It was a necklace with a delicate white gold chain and a stunning black onyx pendant with white bands running through it dangling from the center of it. There were two small diamonds on either side of the onyx and I knew at a glance that it must have cost a fortune. I felt one of the tears in my eyes spill over onto my cheek and I turned around to go find Alex. I didn’t have to look far; he was standing in the doorway behind me, smiling.
“Alex! It’s all so beautiful, but it’s too much, really.”
He came over to me and took the necklace from my hands. He took it out of the box and held it up to my neck and said, “I saw it and I couldn’t stop thinking about how pretty it would look on your gorgeous neck.” He stepped sideways so that I could see the mirror as he held it against my skin and said, “Look, I was right. Please accept it, Vicki. I would never buy you anything that I didn’t want you to have or that I didn’t think you deserved.”
I was speechless. I felt like Julia Roberts in Pretty Woman. I threw my arms around his neck and hugged him tightly. When I finally let him go, I voiced that thought aloud. I saw him furrow his brow and for a second I wondered if maybe he’d never seen the movie, but then he took my chin in his hand and tipped my face up towards him and said, “Do you know what the big difference is?”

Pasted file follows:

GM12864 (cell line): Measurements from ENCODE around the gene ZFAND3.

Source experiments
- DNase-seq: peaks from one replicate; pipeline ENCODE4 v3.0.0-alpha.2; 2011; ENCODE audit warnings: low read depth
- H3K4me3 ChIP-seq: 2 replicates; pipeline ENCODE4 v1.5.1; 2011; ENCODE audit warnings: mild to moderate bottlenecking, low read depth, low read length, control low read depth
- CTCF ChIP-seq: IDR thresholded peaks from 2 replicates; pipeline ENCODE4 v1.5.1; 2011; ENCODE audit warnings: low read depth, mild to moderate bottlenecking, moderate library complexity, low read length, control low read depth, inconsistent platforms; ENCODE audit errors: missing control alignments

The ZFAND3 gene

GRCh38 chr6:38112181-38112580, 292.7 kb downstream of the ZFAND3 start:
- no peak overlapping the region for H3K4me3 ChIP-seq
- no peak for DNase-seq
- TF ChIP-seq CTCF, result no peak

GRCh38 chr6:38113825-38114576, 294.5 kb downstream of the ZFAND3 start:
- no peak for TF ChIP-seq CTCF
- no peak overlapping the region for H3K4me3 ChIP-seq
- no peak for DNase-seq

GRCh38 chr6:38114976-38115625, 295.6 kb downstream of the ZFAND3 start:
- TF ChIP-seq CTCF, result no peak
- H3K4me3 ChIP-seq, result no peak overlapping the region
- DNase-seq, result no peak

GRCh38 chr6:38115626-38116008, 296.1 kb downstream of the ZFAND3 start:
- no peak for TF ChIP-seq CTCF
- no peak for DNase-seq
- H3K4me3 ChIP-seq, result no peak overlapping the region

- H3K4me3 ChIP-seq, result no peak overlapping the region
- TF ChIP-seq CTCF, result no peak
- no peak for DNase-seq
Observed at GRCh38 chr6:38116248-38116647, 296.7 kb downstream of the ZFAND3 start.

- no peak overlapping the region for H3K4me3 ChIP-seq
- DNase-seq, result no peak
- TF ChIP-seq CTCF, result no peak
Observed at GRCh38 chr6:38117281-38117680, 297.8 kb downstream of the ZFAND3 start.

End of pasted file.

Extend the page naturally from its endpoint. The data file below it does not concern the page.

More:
“I’m not Julia Roberts?” I asked, kidding… sort of.
“No, you’re not,” he said. “You are ten times as beautiful, first of all. Second of all, she played a call girl in that movie. You’re much, much more than that. You’re my son’s mother and you’re my… I hate the term girlfriend, it seems so juvenile, and I just don’t like it. But you mean so much to me, Vicki. I look into your eyes and I just feel it… it’s like… Damn!”
“What? What is it?”
“I don’t want to scare you.”
“Scare me? You’re scaring me by not saying it.”
“When I look into your eyes Vicki, I feel like I?
??ve found my soulmate. I love you… I’m in love with you.” The lone tear on my face was joined by about a hundred more. After a few seconds it was a torrent and I could hardly see his beautiful face through them. “Please don’t cry… I’m sorry.”
I had to sniff and like a six year old, I used the back of my hand to wipe my tears away as I said, “Oh no! Please don’t be sorry. They’re happy tears. I’m so happy! I love you too, Alex. I just wasn’t sure how you felt about me.”